This article is provided by Lucy Daniels Center staff

Weekday mornings for families are often action-packed. From the time you wake up until you drop your children off at school, you are juggling getting ready and dressing children, making breakfast, preparing snacks and lunches, and making sure everyone has everything they need before you head out the door. In the midst of all of this, emails, texts, or phone calls from professional obligations may already be taking yet another sliver of your attention. How can you make the most of this and other busy times of day with your children?

Being mobile and connected at all times has its perks, but it also makes escaping calls and emails from work or other responsibilities all the more challenging. The instantaneous nature of today’s communication technology has expanded working hours beyond the usual 40 hour work week and replies are expected soon after messages have been sent. Parents are often multitasking, simultaneously engaging in personal and professional relationships. As you settle into your new routine this fall, consider setting aside specific times of day when you disconnect from the mobile world to focus solely on fostering important connections with your children.

Morning commute and drop-off time

The beginning of the school year is filled with mixed feelings of excitement and apprehension as your child embarks on adventures with new teachers and classmates. You can help your child prepare for his school day by thinking and talking together about what he or she expects or hopes for. Children are not always comfortable bringing these topics up on their own, and if the morning is especially rushed or if you are less available, many thoughts and worries are simply kept quiet. If the morning routine before leaving the house does not lend itself to such leisurely conversations (understandably!), the car ride or walk to school can be the perfect time for emotionally supportive talks. The morning commute can become a precious time of connection that will help your child feel understood and supported before saying goodbye for the day. Simple conversations starters can be, “Who do you hope to play with today?” or “Is there something you’d like to do in school today?” Starting such conversations can lead to other school-related topics that may be on your child’s mind.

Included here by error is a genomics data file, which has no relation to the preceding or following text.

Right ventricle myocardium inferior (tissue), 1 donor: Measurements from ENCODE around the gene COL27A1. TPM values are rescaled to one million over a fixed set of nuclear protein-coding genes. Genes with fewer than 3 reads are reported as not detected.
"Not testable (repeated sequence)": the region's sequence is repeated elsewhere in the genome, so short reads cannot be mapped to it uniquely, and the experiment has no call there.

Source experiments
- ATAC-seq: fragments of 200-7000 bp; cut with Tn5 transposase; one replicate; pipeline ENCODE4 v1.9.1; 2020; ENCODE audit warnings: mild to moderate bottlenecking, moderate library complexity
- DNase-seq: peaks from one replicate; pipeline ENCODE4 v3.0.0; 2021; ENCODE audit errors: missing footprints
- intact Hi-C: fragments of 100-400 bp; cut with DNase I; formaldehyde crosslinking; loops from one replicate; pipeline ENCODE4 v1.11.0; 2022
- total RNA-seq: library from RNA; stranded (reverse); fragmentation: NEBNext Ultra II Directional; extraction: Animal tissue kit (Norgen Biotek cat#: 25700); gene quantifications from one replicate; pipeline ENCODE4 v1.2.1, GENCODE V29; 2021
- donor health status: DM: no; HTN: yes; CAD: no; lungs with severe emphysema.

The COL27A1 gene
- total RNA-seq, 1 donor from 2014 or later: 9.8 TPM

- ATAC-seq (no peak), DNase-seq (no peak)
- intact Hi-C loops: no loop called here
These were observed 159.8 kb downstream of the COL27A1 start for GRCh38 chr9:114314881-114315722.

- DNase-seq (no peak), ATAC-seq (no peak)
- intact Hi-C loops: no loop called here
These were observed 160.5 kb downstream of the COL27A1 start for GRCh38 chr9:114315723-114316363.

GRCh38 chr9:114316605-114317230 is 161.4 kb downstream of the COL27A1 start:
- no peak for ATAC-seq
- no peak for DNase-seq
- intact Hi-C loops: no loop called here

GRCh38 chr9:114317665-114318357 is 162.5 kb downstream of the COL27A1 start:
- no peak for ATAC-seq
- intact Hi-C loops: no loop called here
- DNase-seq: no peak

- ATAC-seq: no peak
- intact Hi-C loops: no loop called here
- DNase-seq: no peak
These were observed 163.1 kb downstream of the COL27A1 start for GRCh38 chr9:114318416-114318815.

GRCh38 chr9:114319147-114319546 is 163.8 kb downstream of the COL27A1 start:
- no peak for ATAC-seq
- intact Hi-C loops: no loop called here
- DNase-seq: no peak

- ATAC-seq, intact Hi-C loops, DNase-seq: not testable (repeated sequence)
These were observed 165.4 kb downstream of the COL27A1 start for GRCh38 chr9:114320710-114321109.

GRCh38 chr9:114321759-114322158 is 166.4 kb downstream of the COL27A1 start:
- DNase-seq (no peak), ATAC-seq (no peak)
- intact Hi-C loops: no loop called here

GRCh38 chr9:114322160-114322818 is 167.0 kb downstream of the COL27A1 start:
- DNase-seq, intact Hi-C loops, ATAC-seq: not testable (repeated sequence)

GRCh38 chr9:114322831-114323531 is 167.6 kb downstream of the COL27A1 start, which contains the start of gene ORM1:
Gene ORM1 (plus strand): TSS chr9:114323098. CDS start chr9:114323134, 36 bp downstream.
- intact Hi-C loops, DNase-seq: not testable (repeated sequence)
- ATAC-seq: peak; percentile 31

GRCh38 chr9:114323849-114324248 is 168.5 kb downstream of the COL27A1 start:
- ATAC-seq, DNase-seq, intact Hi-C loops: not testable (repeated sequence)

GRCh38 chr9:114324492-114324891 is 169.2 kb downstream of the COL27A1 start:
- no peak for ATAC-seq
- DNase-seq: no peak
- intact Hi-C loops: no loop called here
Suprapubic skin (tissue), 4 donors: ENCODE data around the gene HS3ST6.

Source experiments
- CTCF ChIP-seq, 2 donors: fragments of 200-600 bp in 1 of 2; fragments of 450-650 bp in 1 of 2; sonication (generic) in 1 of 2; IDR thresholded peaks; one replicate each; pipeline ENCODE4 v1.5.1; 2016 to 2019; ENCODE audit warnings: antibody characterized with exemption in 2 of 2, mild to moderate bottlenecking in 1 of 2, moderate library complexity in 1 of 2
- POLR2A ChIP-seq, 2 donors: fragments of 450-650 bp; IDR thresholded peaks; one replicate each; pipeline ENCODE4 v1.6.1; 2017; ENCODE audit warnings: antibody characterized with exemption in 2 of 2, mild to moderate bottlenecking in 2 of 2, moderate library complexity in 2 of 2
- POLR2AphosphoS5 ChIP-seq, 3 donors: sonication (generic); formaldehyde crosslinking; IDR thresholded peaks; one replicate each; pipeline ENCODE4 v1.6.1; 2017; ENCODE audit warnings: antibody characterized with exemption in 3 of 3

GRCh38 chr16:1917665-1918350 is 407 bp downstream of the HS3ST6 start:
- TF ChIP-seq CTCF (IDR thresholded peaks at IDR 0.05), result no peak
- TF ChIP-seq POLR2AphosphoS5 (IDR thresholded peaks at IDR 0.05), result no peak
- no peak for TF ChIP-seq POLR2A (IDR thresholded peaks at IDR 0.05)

Reunions after school

The reunion after school, whether right after school or after a parent has finished their workday, is an especially important time of day for young children. In fact, the first few minutes with you after school may be one of the most significant moments of your child’s day! For you, it may be just another busy afternoon, but for your child, it is the first time she is seeing you after a school day likely filled with ups and downs, triumphs and challenges, and interesting or perplexing experiences. Put your phone away for these few minutes and give your child your full attention. Questions such as “What was your favorite part of your school day?” and “What was the hardest part about your day?” will provide your child with opportunities to seek your help and understanding or simply share important parts of his or her day with you.

If you are not the person dropping off or picking up from school, your first contact with your child is still a most important period of time.  You can also carve out other special times of day for these valuable conversations. Dinnertime, evening time, or bedtime can serve the same function of providing your child with your undivided attention, free from the distractions of mobile devices. If you are aware of specific worries, talk about them. Children, like adults, think about the things that worry them, even when they do not initiate these conversations on their own. By setting aside specific times of day to talk with your child in a focused and connected way, you will learn more about his feelings about different experiences, enabling you to provide more attuned, meaningful, and lasting support.


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